Gamble said, “I plan to run my campaign for Mayor in a manner that is somewhat different.” He continued, “I want to connect with my fellow citizens in an authentic manner. I feel it is important that they know and understand me for the person that I am, and I get to know them.” He said the he would not campaign with a big budget, but rather with hard work, and a big heart.
The owner of Mancino’s Pizza and Grinders, Gamble said, “I’m a career businessman, not a career politician.” He noted his experience of working with a budget and staying on budget. He believes his people stills will be an asset along with his personality which allows him to connect with people of all ages and walks of life.
When asked what his main goal was, Tony said, “My main goal, when elected, is to bring the City Government back to the people. I want everyone to know that they have a voice that matters in this community, and they have the right to express their opinions.”
Mayoral candidate Tony Gamble lists Economic Development as an issue he want to keep in the forefront and says he’d work with the Chamber of Commerce and Marshall County Economic Development Corporation to attract new businesses and encourage current businesses to grow in the community. He also thinks it’s time to determine what type of manufacturing space is available in the city limits and find appropriate tenants for those spaces.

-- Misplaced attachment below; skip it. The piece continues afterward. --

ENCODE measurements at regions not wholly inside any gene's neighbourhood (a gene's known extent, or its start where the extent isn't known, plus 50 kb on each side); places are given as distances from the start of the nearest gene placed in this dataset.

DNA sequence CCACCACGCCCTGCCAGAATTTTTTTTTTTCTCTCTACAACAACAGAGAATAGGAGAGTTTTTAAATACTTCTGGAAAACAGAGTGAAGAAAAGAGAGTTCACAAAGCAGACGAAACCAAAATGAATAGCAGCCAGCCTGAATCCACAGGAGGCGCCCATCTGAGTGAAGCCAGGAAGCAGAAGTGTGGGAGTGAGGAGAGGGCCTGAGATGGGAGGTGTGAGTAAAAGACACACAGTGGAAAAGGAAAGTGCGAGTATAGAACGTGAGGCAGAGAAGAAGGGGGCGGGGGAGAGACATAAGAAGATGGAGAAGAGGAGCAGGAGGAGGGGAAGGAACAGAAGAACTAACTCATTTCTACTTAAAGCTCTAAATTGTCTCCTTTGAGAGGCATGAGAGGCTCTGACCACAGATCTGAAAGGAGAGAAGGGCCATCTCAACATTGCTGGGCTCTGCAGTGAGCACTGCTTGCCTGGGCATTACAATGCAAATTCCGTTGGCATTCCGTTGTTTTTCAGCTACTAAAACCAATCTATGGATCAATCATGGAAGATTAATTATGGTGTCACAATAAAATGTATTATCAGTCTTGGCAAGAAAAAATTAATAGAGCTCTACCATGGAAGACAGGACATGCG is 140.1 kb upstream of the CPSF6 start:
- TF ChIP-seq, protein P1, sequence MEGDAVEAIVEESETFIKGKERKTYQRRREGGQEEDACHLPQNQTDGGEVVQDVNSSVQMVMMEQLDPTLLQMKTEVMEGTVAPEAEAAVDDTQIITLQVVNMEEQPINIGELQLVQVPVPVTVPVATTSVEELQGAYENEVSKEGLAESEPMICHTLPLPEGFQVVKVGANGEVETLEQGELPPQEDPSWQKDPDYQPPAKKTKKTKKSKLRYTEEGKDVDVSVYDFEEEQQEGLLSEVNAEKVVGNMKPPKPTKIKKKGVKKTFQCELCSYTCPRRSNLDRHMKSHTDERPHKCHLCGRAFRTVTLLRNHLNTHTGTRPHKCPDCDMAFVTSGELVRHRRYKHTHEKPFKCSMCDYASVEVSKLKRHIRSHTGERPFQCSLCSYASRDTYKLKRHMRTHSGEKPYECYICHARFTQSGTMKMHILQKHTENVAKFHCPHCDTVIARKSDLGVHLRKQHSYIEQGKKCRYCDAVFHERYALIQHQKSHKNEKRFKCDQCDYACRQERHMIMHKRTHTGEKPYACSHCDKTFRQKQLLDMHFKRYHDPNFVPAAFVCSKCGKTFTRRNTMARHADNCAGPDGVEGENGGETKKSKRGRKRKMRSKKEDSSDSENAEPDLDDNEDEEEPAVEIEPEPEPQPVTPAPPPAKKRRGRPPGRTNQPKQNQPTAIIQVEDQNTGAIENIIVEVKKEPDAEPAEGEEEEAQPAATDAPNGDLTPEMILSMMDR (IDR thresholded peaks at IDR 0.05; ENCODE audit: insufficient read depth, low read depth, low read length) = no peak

Gamble said the downtown revitalization that is beginning should continue and suggested determining the amount and type of space available and then work with property owners to attract businesses. He would also like to work to find a company interested in converting the Rees Cinema building into a stage theater.
Tony Gamble wants to see the completion of the South Gateway Project, the downtown park, and the next phase of the Greenway Trail. He would also like to see street improvements such as 1st Street, Novelty, and Plum Street and Hillcrest Avenue. Tony is passionate about bringing an all-inclusive playground to the city and says he’ll work for the deprivatization of the city trash pick-up.